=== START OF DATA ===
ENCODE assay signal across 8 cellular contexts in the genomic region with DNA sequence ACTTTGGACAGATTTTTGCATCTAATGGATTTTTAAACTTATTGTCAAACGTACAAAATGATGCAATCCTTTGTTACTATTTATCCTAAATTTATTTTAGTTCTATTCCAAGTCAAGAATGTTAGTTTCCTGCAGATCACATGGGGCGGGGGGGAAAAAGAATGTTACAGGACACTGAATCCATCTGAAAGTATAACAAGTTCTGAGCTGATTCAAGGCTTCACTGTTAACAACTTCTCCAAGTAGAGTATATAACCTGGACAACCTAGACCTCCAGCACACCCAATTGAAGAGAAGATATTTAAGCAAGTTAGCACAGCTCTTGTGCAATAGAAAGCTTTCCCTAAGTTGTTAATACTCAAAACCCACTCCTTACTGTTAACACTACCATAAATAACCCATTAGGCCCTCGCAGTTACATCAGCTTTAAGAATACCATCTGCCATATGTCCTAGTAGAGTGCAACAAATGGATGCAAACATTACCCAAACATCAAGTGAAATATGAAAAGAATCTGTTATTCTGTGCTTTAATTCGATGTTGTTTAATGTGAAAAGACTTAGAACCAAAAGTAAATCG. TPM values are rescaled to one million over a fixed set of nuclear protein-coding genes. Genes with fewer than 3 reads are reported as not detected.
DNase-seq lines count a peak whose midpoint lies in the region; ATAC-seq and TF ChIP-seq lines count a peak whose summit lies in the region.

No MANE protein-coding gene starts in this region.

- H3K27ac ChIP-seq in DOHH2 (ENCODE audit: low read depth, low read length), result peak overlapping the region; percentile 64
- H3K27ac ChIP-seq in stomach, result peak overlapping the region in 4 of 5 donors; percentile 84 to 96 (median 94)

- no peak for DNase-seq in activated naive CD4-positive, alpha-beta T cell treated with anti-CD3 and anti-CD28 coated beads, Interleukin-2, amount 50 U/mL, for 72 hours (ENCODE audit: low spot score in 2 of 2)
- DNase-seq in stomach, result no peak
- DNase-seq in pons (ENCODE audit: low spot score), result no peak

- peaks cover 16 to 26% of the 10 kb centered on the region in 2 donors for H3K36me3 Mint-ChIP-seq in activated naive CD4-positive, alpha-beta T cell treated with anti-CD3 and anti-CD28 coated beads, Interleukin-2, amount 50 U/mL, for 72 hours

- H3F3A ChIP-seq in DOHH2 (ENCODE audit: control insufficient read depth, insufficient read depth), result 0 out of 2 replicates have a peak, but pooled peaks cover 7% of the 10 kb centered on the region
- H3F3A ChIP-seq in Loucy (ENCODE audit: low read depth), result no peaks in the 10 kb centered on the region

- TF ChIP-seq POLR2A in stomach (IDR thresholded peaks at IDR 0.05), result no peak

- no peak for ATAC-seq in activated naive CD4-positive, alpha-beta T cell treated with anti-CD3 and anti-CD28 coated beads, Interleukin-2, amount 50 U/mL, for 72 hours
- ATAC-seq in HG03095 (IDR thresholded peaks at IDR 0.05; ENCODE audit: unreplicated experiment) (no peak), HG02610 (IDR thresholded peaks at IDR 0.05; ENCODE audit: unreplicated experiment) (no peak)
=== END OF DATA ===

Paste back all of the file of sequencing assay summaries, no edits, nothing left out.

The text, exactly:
ENCODE assay signal across 8 cellular contexts in the genomic region with DNA sequence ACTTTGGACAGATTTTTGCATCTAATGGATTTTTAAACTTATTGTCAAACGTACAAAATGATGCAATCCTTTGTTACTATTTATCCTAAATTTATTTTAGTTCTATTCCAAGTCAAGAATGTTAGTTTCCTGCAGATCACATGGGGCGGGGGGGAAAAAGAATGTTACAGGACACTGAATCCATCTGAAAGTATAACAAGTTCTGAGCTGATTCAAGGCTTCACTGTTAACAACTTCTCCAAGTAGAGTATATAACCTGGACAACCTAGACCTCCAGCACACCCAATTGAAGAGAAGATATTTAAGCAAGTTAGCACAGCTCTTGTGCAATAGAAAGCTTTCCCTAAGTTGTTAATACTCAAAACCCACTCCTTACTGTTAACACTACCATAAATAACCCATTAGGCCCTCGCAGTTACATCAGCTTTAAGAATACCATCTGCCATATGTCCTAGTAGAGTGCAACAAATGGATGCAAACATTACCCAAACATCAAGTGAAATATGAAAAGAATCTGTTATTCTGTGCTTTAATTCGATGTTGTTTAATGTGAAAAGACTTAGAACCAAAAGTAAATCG. TPM values are rescaled to one million over a fixed set of nuclear protein-coding genes. Genes with fewer than 3 reads are reported as not detected.
DNase-seq lines count a peak whose midpoint lies in the region; ATAC-seq and TF ChIP-seq lines count a peak whose summit lies in the region.

No MANE protein-coding gene starts in this region.

- H3K27ac ChIP-seq in DOHH2 (ENCODE audit: low read depth, low read length), result peak overlapping the region; percentile 64
- H3K27ac ChIP-seq in stomach, result peak overlapping the region in 4 of 5 donors; percentile 84 to 96 (median 94)

- no peak for DNase-seq in activated naive CD4-positive, alpha-beta T cell treated with anti-CD3 and anti-CD28 coated beads, Interleukin-2, amount 50 U/mL, for 72 hours (ENCODE audit: low spot score in 2 of 2)
- DNase-seq in stomach, result no peak
- DNase-seq in pons (ENCODE audit: low spot score), result no peak

- peaks cover 16 to 26% of the 10 kb centered on the region in 2 donors for H3K36me3 Mint-ChIP-seq in activated naive CD4-positive, alpha-beta T cell treated with anti-CD3 and anti-CD28 coated beads, Interleukin-2, amount 50 U/mL, for 72 hours

- H3F3A ChIP-seq in DOHH2 (ENCODE audit: control insufficient read depth, insufficient read depth), result 0 out of 2 replicates have a peak, but pooled peaks cover 7% of the 10 kb centered on the region
- H3F3A ChIP-seq in Loucy (ENCODE audit: low read depth), result no peaks in the 10 kb centered on the region

- TF ChIP-seq POLR2A in stomach (IDR thresholded peaks at IDR 0.05), result no peak

- no peak for ATAC-seq in activated naive CD4-positive, alpha-beta T cell treated with anti-CD3 and anti-CD28 coated beads, Interleukin-2, amount 50 U/mL, for 72 hours
- ATAC-seq in HG03095 (IDR thresholded peaks at IDR 0.05; ENCODE audit: unreplicated experiment) (no peak), HG02610 (IDR thresholded peaks at IDR 0.05; ENCODE audit: unreplicated experiment) (no peak)